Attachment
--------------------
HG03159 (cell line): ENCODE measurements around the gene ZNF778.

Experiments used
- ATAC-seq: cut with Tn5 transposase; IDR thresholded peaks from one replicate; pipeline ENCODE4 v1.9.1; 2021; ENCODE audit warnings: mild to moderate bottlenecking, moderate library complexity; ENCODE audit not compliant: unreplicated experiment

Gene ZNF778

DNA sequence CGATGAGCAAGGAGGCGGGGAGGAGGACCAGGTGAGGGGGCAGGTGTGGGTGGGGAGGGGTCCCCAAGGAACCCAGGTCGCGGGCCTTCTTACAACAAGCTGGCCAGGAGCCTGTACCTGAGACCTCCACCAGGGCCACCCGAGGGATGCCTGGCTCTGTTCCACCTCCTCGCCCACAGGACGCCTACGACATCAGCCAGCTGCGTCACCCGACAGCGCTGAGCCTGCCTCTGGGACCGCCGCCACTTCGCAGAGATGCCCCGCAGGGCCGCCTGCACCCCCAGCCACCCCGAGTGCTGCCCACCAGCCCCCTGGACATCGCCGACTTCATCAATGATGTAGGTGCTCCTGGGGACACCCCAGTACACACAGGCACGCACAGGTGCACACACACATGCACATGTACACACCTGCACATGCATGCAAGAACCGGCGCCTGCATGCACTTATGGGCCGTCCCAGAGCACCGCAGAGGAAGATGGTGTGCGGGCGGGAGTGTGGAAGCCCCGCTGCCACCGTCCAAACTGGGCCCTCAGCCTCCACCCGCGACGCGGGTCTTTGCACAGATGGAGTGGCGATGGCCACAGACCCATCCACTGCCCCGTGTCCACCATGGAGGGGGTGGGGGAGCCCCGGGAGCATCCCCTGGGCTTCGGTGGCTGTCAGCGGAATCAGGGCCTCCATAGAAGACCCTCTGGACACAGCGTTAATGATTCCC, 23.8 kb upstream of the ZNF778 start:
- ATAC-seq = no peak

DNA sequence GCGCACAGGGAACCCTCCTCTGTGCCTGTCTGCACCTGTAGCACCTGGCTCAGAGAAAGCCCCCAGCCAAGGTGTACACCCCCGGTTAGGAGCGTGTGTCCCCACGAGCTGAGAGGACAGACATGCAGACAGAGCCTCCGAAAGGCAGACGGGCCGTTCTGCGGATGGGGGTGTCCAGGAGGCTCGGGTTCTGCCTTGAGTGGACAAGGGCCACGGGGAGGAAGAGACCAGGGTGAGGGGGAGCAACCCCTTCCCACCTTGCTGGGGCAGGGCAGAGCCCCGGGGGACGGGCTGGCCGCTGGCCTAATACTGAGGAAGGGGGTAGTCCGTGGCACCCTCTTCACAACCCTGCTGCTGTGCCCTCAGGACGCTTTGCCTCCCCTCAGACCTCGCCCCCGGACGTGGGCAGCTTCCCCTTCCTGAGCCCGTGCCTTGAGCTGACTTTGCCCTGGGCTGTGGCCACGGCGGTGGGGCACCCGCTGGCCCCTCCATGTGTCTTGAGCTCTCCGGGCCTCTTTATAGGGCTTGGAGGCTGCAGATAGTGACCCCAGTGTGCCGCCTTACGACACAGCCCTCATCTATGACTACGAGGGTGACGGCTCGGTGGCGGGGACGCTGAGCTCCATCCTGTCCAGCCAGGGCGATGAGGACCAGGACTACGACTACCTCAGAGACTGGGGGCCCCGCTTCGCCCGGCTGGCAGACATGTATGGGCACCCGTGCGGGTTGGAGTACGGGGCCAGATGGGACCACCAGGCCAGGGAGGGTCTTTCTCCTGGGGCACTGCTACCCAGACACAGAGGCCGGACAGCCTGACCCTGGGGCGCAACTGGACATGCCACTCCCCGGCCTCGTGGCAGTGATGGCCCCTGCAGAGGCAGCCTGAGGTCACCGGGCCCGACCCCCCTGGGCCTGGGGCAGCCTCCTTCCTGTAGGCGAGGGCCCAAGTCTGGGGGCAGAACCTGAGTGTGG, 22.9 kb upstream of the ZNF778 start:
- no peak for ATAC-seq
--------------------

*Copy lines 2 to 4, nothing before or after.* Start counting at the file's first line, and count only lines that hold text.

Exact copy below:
Experiments used
- ATAC-seq: cut with Tn5 transposase; IDR thresholded peaks from one replicate; pipeline ENCODE4 v1.9.1; 2021; ENCODE audit warnings: mild to moderate bottlenecking, moderate library complexity; ENCODE audit not compliant: unreplicated experiment

Gene ZNF778